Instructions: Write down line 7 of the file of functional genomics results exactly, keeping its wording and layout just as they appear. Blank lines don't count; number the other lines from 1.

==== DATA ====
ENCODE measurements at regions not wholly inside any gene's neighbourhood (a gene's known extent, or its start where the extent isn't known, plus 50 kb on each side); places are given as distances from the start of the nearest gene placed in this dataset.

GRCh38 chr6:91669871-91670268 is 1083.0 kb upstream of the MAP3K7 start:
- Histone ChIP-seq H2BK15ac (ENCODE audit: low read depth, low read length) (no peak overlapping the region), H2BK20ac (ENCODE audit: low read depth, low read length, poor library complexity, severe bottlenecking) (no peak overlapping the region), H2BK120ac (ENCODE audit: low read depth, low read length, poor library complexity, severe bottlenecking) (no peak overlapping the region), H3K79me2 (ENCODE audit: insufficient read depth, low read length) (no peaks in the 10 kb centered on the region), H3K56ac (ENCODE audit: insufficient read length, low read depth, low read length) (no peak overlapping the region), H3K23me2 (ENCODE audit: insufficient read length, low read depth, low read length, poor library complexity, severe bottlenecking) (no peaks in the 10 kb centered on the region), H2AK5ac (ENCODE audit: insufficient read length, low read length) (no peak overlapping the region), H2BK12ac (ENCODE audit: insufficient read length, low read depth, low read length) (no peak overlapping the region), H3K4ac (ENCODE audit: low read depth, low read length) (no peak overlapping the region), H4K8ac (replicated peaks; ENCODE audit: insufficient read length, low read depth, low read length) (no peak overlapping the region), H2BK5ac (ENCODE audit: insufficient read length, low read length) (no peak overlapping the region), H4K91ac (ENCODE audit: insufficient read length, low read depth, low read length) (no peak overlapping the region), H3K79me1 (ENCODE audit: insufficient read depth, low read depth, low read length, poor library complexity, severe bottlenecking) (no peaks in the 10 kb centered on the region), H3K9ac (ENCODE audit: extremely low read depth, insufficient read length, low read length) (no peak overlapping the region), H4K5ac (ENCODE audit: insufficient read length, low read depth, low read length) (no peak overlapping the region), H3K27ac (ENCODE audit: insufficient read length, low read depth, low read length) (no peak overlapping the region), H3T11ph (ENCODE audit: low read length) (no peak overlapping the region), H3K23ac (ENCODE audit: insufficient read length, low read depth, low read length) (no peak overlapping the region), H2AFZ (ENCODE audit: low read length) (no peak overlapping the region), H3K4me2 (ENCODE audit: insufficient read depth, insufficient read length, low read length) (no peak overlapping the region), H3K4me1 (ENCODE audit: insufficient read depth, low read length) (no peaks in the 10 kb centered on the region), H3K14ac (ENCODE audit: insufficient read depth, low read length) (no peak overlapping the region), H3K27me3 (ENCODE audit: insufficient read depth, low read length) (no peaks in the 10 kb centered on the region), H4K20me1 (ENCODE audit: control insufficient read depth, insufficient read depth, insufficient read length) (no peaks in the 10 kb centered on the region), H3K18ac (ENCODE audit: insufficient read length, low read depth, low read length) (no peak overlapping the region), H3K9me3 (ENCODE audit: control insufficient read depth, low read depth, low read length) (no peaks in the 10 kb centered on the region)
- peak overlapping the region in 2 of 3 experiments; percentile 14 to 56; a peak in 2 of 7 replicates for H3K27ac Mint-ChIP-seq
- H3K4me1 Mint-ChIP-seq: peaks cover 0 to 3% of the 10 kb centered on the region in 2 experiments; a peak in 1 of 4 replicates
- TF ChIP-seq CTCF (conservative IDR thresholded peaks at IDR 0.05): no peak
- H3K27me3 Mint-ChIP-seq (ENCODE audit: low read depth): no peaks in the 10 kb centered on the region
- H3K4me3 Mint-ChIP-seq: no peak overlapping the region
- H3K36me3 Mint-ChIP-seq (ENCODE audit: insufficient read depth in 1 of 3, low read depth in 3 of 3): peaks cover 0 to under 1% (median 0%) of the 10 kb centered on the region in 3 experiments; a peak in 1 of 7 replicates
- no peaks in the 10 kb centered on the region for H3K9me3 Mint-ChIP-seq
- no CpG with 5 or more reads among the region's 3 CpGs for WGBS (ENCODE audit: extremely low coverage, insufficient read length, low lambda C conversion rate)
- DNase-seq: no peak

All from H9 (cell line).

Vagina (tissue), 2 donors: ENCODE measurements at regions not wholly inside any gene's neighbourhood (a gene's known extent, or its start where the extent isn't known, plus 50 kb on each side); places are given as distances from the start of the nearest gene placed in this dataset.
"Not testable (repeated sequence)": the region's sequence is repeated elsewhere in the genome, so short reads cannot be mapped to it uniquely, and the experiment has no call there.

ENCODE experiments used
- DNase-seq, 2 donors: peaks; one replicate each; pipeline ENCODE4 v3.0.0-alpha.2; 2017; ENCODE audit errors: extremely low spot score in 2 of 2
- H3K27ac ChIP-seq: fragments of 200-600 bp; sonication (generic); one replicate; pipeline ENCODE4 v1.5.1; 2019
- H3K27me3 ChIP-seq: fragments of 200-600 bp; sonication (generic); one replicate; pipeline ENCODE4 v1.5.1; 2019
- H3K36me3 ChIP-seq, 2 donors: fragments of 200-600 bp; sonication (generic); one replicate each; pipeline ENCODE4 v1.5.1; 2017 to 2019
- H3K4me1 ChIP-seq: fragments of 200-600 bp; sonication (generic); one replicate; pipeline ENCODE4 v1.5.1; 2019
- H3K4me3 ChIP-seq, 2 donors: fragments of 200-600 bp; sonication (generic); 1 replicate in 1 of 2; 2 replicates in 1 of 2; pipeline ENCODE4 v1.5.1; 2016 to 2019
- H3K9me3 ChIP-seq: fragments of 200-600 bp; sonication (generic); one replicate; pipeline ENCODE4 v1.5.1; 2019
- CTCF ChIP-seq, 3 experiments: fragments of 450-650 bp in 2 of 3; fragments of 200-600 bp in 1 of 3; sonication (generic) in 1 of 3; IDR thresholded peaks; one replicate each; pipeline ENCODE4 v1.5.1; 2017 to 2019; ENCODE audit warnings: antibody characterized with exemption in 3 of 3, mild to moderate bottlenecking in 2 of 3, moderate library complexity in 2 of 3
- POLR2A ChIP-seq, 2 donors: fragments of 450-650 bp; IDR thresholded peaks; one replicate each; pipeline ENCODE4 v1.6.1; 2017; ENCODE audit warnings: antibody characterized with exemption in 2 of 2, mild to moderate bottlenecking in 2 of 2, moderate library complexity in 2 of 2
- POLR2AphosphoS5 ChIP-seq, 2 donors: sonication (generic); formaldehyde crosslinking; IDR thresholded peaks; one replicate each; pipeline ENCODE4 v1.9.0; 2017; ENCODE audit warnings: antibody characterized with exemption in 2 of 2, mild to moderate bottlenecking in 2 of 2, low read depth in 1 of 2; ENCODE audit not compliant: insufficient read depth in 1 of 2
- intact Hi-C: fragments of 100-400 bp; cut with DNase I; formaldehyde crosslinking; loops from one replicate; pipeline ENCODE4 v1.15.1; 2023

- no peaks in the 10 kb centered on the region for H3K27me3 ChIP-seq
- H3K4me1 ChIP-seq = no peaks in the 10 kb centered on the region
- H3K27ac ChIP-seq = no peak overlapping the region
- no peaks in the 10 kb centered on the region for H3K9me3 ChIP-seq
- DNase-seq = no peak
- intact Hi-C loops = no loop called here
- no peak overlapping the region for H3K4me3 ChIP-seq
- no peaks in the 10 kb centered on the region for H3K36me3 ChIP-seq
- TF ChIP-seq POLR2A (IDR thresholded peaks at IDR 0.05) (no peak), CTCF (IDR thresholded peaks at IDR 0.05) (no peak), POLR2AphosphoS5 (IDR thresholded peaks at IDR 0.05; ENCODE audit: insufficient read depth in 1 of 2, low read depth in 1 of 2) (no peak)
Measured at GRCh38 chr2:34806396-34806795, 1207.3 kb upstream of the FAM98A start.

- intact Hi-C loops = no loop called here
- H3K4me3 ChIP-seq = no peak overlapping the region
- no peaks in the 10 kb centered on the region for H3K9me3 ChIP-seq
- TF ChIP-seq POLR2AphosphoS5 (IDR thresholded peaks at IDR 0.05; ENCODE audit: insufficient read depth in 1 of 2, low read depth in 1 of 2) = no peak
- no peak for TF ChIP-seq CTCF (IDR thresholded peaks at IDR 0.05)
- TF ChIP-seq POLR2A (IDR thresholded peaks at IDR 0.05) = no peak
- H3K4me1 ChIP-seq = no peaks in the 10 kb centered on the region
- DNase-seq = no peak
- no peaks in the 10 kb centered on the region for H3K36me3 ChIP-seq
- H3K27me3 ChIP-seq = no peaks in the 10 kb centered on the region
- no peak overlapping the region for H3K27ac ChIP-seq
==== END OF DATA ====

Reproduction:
- H3K27me3 Mint-ChIP-seq (ENCODE audit: low read depth): no peaks in the 10 kb centered on the region